Directors' Duties and Climate Change
The duties of the directors of Swiss companies are primarily governed by the Swiss Code of Obligations (CO). The legal provisions are supplemented by soft law, such as the Swiss Code of Best Practice.12
According to article 716a CO, the board of directors is inter alia responsible for the overall management of the company, the determination of the company's organisation, the organisation of the accounting, financial control and financial planning systems and the overall supervision of the persons entrusted with managing the company. In particular, the board of directors must define the company's strategy and ensure that the strategy is in the company's best interests and can be implemented with the resources available. The board of directors also needs to ensure that the company's risks are sufficiently identified, assessed and managed.
The members of the board of directors and third parties engaged in managing the company's business must perform their duties with all due diligence and safeguard the interests of the company in good faith (article 717 CO). If the directors intentionally or negligently breach their duties, they are liable both to the company and to the individual shareholders and creditors for any losses or damage arising from the breach of their duties (article 754 CO).
The law does not explicitly stipulate that directors must also take climate-related risks into account when determining the company's strategy and overseeing its risk management systems. However, in light of the developments mentioned above, in particular the widespread recognition by financial regulators that climate change poses material financial risks to business and the new ESG reporting requirements, it logically follows that directors must integrate climate risks and opportunities into their governance roles.
Directors' Disclosure Obligations and Climate Change
As explained at the outset, the revision of the Swiss Code of Obligations introduced as a counter-proposal to the Responsible Business Initiative came into force on 1 January 2022. The new provisions of the Swiss Code of Obligations provide for two new obligations. Firstly, large Swiss companies will be obliged to issue a general ESG report showing the risk of their business activities on environmental, social, labour, human rights and anti-corruption issues, as well as the measures taken against them. Secondly, companies with risks in the sensitive areas of child labour and so-called conflict minerals must comply with special and far-reaching due diligence and reporting obligations. The Federal Council has determined the details of these specific due diligence and reporting requirements in a new ordinance on due diligence and transparency in relation to minerals and conflict-affected areas and child labour (DDTrO).13 The new requirements will apply for the first time for the financial year beginning in 2023. This means that the first reports based on the new statutory ESG reporting and due diligence framework must be issued in 2024 with respect to the 2023 financial year.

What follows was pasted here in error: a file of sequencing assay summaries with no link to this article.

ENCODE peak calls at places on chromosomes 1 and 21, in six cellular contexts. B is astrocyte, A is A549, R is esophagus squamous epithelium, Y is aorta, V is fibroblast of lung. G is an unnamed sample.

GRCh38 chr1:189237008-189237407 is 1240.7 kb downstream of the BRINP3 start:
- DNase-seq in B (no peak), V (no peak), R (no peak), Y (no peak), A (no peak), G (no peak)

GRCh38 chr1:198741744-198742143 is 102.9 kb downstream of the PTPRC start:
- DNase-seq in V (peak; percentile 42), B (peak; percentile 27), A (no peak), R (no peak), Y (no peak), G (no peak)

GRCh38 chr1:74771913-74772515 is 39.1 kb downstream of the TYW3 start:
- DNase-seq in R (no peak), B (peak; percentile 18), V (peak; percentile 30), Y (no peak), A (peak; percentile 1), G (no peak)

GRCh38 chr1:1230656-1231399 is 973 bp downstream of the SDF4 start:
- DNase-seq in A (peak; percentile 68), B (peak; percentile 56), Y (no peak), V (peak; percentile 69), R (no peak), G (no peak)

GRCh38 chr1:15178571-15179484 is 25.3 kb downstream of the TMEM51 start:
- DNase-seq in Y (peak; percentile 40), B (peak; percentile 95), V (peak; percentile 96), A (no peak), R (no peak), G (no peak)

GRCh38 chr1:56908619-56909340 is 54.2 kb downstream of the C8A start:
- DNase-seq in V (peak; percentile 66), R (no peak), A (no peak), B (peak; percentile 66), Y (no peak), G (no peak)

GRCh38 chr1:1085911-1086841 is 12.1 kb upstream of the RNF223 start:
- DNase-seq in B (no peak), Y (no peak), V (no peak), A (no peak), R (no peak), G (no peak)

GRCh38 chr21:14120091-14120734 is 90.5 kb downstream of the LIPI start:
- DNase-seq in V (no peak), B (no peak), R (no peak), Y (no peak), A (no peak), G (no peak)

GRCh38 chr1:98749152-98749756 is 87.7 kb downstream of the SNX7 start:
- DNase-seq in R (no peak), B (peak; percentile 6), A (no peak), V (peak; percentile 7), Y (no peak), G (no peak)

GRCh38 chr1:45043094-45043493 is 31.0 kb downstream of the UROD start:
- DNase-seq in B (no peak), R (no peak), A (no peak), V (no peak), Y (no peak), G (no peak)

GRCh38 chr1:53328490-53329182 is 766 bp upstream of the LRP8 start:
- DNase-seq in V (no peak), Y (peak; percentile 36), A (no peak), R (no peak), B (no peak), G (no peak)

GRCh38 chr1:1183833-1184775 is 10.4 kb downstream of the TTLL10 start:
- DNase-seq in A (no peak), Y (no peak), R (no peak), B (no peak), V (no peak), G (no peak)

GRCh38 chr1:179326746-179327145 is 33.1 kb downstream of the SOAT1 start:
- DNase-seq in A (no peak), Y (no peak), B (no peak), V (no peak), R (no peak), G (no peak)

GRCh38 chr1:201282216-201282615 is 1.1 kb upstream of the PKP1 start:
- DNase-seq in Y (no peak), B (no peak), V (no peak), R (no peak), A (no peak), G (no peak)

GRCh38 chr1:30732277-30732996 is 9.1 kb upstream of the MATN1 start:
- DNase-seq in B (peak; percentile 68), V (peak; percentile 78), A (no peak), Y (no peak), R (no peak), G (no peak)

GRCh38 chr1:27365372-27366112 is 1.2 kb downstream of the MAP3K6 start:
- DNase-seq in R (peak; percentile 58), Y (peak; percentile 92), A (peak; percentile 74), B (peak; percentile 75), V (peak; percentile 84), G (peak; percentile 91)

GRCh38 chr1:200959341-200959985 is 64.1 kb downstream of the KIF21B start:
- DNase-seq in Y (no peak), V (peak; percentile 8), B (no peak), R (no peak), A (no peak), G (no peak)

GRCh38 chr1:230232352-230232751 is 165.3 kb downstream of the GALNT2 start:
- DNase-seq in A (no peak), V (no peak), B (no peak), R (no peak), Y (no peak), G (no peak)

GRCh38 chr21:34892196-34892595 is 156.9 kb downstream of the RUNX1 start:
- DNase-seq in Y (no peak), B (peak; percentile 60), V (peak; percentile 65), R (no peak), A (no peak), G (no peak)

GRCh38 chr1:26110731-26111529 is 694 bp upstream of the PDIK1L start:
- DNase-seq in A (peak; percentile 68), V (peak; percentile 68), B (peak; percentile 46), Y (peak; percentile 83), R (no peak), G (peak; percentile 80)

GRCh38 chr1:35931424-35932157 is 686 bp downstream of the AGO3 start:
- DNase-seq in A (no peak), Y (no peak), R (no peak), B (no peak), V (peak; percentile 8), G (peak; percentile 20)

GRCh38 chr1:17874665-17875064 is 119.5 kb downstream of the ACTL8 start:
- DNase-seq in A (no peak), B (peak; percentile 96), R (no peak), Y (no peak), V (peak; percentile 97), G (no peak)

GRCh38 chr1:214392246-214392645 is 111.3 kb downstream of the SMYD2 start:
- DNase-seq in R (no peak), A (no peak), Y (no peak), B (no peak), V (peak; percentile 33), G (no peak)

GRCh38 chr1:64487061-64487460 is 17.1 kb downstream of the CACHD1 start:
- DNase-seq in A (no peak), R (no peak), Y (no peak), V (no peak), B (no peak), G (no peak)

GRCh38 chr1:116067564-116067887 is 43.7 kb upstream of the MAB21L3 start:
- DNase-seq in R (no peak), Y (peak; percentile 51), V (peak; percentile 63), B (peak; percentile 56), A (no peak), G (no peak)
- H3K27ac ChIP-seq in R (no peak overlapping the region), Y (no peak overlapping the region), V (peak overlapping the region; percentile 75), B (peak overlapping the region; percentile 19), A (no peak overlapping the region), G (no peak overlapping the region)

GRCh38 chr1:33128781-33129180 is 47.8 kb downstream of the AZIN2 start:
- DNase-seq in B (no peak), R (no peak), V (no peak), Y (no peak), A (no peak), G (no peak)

The general ESG reporting obligation (Article 964a-964c CO) applies to companies of public interest domiciled in Switzerland that, together with controlled companies in Switzerland and abroad, (i) have at least 500 full time employees on average annually, and (ii) have assets of at least CHF 20 million or revenues of CHF 40 million in two consecutive years. Other than FINMA regulated financial institutions, companies of public interest include companies incorporated in Switzerland that are listed in Switzerland or abroad, have bonds outstanding, or contribute at least 20% of the assets or of the turnover to the consolidated accounts of such companies. However, companies that are controlled by a company to which the new reporting requirements apply, or that are subject to equivalent reporting under foreign laws, are not required to prepare an additional report.
While Swiss subsidiaries of foreign companies would usually not be listed on any stock exchange, the ESG reporting obligations may apply to such subsidiaries, if they have bonds outstanding, unless a direct or indirect parent company is subject to equivalent reporting obligations under foreign law, such as the EU Non-Financial Reporting Directive or the Corporate Sustainability Reporting Directive (on which, please see the EU section above).
The ESG report must include information necessary to understand the company's business and the impact of its activities on the environment (including CO2 targets), as well as societal concerns related to employees, respect for human rights and the fight against corruption across their value chains.14
As indicated at the outset, the ESG reporting requirement is modelled after the EU Non-Financial Reporting Directive, and the non-exhaustive list of topics that the report must cover tracks its model closely. Specifically, the report has to cover the following topics:
- the company's business model (Business Model);
- the main ESG risks resulting from the company's own operations and, where relevant and proportionate, its business relationships, products or services (Risk Assessment);